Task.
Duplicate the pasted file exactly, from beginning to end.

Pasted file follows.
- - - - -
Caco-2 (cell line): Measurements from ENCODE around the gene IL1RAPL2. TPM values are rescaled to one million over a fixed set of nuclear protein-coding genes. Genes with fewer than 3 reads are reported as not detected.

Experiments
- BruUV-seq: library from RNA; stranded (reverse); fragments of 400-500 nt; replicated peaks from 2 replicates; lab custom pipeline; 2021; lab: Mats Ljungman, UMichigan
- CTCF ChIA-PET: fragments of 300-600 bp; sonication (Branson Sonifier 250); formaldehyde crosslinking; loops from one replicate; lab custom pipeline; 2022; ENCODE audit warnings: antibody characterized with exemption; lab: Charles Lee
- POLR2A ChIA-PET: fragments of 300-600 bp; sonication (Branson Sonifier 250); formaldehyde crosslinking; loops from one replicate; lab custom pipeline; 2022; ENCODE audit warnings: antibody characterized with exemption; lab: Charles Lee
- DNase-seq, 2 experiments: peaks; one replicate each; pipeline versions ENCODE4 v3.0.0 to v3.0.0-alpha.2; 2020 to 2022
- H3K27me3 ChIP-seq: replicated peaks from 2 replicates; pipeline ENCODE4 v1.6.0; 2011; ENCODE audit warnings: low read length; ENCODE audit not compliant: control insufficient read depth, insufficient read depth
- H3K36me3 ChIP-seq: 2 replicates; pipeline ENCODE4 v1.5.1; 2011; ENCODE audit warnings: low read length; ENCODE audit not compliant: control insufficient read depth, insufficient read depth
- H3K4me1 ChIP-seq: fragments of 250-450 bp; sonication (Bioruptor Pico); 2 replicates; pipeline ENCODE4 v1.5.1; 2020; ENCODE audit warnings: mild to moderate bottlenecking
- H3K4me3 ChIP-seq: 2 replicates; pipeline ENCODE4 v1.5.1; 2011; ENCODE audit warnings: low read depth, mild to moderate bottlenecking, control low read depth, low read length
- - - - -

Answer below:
Caco-2 (cell line): Measurements from ENCODE around the gene IL1RAPL2. TPM values are rescaled to one million over a fixed set of nuclear protein-coding genes. Genes with fewer than 3 reads are reported as not detected.

Experiments
- BruUV-seq: library from RNA; stranded (reverse); fragments of 400-500 nt; replicated peaks from 2 replicates; lab custom pipeline; 2021; lab: Mats Ljungman, UMichigan
- CTCF ChIA-PET: fragments of 300-600 bp; sonication (Branson Sonifier 250); formaldehyde crosslinking; loops from one replicate; lab custom pipeline; 2022; ENCODE audit warnings: antibody characterized with exemption; lab: Charles Lee
- POLR2A ChIA-PET: fragments of 300-600 bp; sonication (Branson Sonifier 250); formaldehyde crosslinking; loops from one replicate; lab custom pipeline; 2022; ENCODE audit warnings: antibody characterized with exemption; lab: Charles Lee
- DNase-seq, 2 experiments: peaks; one replicate each; pipeline versions ENCODE4 v3.0.0 to v3.0.0-alpha.2; 2020 to 2022
- H3K27me3 ChIP-seq: replicated peaks from 2 replicates; pipeline ENCODE4 v1.6.0; 2011; ENCODE audit warnings: low read length; ENCODE audit not compliant: control insufficient read depth, insufficient read depth
- H3K36me3 ChIP-seq: 2 replicates; pipeline ENCODE4 v1.5.1; 2011; ENCODE audit warnings: low read length; ENCODE audit not compliant: control insufficient read depth, insufficient read depth
- H3K4me1 ChIP-seq: fragments of 250-450 bp; sonication (Bioruptor Pico); 2 replicates; pipeline ENCODE4 v1.5.1; 2020; ENCODE audit warnings: mild to moderate bottlenecking
- H3K4me3 ChIP-seq: 2 replicates; pipeline ENCODE4 v1.5.1; 2011; ENCODE audit warnings: low read depth, mild to moderate bottlenecking, control low read depth, low read length